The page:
The Music Theory & Aural Skills courses are a series of courses compulsory for all Bachelor of Music students that develop core skills underpinning analytical and practical engagement in a variety of musical idioms, including common practice, jazz, and popular styles. In this course, students apply their knowledge of functional harmony to gain a deeper appreciation of music while developing greater fluency in reading and interpreting music notation and shorthands. The theory component is complemented with the sequential and aligned development of relevant aural skills, including audiation (inner hearing) and aural awareness of related melodic, harmonic, and rhythmic structures, through individual and group listening, reading and performing (singing), and dictation activities.
Upon successful completion, students will have the knowledge and skills to:
Upon successful completion of this course, students will have the knowledge and skills to:
- Define and describe, through prose and music notation, the core elements of music, including pitch, harmony, rhythm, and form.
- Fluently apply theoretical knowledge through analysis of music scores using appropriate terminology and notation.
- Demonstrate an ability to read and interpret relevant music notation, including inner hearing of melody, harmony, and rhythm, through sight-singing, sight-reading, and performance activities.
- Aurally identify and creative interpret the various elements of music, including pitch, chords, harmony, and rhythm, as demonstrated through notation and performance tasks.
Indicative Assessment50% In-class Activities and Assignments (LOs: 1,2,3,4)
20% In-class tests (LOs: 1,2,4)
20% Final exam (LOs: 1,2,4)
10% Class Participation (LOs: 1,2,3)
Hurdle requirement: Achievement of 50% minimum in both Aural and Theory components.
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Workload130 hours of total student learning time made up from:
a) 48 hours of contact: 24 hours of Theory workshops and 24 hours of Aural classes
b) 82 hours of independent reading, writing, and music practice (rhythm and singing activities)
Requisite and Incompatibility
You will need to contact the School of Music to request a permission code to enrol in this course.
Prescribed TextsClendinning, J. P., & Marvin, E. W. (2011). The musician's guide to theory and analysis. New York: W.W. Norton.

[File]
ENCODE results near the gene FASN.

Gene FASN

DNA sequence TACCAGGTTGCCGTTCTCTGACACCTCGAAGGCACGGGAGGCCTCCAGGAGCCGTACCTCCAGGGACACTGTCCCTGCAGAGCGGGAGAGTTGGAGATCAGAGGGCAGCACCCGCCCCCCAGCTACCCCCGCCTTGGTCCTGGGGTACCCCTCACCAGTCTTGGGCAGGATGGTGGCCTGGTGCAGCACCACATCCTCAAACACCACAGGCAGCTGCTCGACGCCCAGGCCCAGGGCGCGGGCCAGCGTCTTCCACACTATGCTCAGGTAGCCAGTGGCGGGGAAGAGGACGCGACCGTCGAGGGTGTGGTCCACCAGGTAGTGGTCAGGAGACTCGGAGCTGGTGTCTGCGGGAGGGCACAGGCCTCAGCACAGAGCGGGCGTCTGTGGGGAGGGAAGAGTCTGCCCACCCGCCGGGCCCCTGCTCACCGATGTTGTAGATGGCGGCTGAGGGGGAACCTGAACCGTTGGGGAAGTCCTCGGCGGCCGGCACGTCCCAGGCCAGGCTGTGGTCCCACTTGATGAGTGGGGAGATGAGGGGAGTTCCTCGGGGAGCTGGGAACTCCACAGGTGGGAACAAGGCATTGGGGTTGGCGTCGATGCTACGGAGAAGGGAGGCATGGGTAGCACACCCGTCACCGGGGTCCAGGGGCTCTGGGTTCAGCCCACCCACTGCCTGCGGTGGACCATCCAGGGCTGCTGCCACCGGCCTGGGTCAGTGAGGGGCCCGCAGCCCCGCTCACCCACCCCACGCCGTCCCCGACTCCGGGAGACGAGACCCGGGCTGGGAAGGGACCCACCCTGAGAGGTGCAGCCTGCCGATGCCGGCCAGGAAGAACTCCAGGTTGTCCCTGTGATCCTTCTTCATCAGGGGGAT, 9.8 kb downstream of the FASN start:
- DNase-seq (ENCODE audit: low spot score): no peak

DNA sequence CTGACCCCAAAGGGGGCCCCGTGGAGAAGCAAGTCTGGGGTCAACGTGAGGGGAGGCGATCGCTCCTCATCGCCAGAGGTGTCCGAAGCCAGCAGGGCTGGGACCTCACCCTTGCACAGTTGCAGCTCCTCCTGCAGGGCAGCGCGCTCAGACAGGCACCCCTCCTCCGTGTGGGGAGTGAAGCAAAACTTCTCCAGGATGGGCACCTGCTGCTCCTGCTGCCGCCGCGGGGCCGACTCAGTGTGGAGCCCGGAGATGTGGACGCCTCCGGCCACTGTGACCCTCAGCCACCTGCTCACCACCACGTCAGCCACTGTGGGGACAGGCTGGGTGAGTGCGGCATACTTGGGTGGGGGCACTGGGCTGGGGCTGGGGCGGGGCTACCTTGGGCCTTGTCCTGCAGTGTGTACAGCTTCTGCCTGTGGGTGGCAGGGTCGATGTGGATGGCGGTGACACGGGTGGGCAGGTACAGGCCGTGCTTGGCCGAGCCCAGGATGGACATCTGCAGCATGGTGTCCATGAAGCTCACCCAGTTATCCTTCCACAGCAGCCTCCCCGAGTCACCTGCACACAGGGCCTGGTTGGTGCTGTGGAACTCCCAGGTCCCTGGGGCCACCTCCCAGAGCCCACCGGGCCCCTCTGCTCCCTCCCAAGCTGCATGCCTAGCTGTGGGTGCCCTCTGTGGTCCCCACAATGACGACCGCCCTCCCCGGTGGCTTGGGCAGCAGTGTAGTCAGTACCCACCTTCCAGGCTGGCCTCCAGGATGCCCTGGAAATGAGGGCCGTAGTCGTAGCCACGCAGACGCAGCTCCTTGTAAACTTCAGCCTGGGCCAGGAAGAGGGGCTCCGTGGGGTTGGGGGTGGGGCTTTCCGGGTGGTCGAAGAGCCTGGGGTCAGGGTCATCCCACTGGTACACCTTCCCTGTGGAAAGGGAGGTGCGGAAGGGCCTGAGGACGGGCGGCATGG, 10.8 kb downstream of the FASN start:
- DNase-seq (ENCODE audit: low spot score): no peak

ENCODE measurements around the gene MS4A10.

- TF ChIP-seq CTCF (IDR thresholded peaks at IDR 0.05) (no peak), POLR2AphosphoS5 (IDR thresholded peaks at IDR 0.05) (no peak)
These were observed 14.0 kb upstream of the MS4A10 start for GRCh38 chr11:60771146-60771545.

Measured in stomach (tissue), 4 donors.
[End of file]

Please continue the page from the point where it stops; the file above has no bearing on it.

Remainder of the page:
Edlund, Lars (1976). Modus Vetus. Stockholm: AB Nordiska Musikförlaget.
Palmqvist, Bengt-Olov (2003). Refinement of Rhythm, Vol. 1. Canberra: Bopac.
Tuition fees are for the academic year indicated at the top of the page.
If you are a domestic graduate coursework or international student you will be required to pay tuition fees. Tuition fees are indexed annually. Further information for domestic and international students about tuition and other fees can be found at Fees.
- Student Contribution Band:
- Unit value:
- 6 units
If you are an undergraduate student and have been offered a Commonwealth supported place, your fees are set by the Australian Government for each course. At ANU 1 EFTSL is 48 units (normally 8 x 6-unit courses). You can find your student contribution amount for each course at Fees. Where there is a unit range displayed for this course, not all unit options below may be available.
Offerings, Dates and Class Summary Links
ANU utilises MyTimetable to enable students to view the timetable for their enrolled courses, browse, then self-allocate to small teaching activities / tutorials so they can better plan their time. Find out more on the Timetable webpage.
Class summaries, if available, can be accessed by clicking on the View link for the relevant class number.
|Class number||Class start date||Last day to enrol||Census date||Class end date||Mode Of Delivery||Class Summary|
|3307||20 Feb 2017||27 Feb 2017||31 Mar 2017||26 May 2017||In Person||N/A|